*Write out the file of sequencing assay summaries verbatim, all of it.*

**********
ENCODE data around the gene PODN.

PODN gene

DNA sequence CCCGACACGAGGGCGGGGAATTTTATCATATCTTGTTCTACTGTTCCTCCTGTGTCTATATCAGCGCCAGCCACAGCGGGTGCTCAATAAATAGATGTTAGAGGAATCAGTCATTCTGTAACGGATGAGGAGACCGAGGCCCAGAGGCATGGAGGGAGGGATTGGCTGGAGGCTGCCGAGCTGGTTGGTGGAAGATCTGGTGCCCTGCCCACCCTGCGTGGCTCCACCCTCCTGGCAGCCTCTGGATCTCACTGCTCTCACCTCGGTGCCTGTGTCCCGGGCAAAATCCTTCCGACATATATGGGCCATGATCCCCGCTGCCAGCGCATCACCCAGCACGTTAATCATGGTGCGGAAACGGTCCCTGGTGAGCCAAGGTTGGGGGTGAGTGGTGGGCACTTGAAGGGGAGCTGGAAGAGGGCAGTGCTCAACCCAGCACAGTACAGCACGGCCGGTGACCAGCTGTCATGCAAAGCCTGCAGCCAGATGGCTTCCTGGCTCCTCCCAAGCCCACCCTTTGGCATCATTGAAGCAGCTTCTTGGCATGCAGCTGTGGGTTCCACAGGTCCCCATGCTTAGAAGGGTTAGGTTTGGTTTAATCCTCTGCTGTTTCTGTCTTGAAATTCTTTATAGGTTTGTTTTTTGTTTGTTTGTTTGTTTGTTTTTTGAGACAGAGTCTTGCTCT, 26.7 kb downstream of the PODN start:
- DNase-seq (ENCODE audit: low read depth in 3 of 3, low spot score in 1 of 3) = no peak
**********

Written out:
ENCODE data around the gene PODN.

PODN gene

DNA sequence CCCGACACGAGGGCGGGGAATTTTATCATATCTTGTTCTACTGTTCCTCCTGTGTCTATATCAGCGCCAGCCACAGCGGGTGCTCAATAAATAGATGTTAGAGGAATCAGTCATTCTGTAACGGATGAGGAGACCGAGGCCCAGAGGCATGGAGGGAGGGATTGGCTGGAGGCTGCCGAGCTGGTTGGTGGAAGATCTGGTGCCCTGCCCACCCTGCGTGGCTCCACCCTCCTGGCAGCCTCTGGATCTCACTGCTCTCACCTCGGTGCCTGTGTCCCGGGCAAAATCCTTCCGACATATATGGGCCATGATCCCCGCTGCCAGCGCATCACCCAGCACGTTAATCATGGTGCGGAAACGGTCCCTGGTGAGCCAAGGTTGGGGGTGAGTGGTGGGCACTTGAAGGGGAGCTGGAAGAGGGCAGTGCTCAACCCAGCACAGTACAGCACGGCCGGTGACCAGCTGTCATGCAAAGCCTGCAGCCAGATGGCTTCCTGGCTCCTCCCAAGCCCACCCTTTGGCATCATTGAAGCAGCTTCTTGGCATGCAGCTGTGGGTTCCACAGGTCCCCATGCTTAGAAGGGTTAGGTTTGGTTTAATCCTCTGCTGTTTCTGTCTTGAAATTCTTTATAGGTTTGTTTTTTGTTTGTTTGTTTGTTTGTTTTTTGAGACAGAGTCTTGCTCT, 26.7 kb downstream of the PODN start:
- DNase-seq (ENCODE audit: low read depth in 3 of 3, low spot score in 1 of 3) = no peak